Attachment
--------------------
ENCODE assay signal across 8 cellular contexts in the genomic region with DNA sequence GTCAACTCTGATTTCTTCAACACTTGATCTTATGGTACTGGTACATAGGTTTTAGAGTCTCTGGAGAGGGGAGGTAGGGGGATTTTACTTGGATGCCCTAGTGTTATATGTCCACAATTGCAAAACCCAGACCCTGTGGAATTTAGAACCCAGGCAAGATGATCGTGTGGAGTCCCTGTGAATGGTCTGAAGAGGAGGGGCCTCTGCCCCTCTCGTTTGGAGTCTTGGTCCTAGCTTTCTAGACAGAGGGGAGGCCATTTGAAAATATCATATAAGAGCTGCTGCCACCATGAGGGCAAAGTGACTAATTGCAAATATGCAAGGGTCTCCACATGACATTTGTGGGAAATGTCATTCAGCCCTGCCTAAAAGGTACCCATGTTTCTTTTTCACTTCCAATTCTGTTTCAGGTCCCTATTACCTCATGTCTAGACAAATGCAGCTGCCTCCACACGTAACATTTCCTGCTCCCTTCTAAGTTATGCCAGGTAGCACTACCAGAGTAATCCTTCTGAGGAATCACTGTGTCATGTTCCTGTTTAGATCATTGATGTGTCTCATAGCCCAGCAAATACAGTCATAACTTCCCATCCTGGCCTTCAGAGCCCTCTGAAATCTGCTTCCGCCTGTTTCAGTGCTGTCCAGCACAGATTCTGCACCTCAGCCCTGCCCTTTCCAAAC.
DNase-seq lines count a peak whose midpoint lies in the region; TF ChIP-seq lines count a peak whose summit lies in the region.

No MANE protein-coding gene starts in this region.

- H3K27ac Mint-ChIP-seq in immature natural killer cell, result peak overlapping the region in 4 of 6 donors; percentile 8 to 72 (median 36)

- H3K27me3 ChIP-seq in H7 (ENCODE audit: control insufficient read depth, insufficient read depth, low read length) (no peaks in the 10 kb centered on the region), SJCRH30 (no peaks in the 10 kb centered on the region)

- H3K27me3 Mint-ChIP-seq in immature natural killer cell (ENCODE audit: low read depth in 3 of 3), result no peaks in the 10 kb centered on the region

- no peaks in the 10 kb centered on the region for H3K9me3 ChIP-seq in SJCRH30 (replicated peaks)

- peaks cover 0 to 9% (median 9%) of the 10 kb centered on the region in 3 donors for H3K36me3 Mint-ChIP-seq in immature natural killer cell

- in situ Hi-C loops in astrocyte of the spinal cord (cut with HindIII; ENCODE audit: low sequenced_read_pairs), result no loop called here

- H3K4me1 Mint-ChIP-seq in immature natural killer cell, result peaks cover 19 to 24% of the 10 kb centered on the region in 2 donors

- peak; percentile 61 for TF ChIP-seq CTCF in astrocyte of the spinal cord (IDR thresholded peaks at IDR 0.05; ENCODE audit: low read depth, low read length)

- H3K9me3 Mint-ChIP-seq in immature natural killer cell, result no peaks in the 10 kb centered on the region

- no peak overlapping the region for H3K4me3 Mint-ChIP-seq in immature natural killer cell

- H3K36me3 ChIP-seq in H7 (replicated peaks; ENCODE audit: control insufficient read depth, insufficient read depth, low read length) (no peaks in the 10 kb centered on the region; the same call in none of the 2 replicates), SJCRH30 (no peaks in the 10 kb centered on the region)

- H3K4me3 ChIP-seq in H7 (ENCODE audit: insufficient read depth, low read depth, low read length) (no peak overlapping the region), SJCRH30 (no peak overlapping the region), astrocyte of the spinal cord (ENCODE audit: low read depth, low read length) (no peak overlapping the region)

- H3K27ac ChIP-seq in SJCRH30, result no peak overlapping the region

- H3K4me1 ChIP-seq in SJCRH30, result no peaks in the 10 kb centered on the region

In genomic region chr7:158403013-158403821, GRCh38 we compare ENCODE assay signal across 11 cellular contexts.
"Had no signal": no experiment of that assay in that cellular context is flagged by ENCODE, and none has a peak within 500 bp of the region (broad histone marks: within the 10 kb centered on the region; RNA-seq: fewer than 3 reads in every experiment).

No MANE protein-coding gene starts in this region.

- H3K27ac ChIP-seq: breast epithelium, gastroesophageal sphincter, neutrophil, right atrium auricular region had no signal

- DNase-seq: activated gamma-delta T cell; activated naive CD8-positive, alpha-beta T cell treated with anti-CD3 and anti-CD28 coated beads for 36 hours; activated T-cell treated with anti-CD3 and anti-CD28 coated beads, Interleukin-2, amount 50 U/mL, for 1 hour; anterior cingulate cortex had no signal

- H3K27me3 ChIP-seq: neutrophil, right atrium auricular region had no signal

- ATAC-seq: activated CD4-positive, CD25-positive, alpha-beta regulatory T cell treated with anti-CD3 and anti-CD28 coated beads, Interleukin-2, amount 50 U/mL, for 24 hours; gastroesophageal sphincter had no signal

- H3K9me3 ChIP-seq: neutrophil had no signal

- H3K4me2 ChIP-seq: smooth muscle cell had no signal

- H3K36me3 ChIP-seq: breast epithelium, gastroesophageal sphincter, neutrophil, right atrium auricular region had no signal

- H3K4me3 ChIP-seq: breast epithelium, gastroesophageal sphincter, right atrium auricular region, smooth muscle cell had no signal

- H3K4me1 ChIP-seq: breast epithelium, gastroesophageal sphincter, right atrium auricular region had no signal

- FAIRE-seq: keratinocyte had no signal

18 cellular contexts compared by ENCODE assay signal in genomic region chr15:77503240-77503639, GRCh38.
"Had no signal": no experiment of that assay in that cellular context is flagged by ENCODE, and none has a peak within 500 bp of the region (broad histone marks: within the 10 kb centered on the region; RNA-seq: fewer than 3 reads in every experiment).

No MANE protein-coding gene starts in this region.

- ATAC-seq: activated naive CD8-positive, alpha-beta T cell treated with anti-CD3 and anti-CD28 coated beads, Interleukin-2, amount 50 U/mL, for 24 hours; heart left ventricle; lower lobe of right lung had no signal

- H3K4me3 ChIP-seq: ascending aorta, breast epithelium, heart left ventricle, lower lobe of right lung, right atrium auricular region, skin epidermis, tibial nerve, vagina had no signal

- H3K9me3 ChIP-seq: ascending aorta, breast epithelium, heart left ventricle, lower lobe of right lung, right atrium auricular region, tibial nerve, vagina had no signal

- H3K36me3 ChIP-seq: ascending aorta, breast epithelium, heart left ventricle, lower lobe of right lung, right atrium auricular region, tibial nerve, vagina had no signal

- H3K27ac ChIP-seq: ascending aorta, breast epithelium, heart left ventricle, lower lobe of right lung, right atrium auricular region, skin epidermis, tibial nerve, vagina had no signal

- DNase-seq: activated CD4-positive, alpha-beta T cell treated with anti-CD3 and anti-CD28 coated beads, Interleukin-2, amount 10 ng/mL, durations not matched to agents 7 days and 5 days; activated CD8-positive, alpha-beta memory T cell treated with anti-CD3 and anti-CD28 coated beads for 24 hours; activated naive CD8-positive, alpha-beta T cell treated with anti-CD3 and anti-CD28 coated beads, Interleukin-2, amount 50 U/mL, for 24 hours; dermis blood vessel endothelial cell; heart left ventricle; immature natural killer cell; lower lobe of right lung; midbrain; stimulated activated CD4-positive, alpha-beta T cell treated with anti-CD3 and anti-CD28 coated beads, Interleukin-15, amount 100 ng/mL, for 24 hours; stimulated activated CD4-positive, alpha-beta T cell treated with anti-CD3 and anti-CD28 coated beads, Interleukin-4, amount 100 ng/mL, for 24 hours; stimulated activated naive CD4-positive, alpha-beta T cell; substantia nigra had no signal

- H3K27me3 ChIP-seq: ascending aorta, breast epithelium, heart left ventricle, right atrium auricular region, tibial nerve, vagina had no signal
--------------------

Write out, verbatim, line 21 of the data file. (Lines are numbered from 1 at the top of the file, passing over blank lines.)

- H3K27ac ChIP-seq: breast epithelium, gastroesophageal sphincter, neutrophil, right atrium auricular region had no signal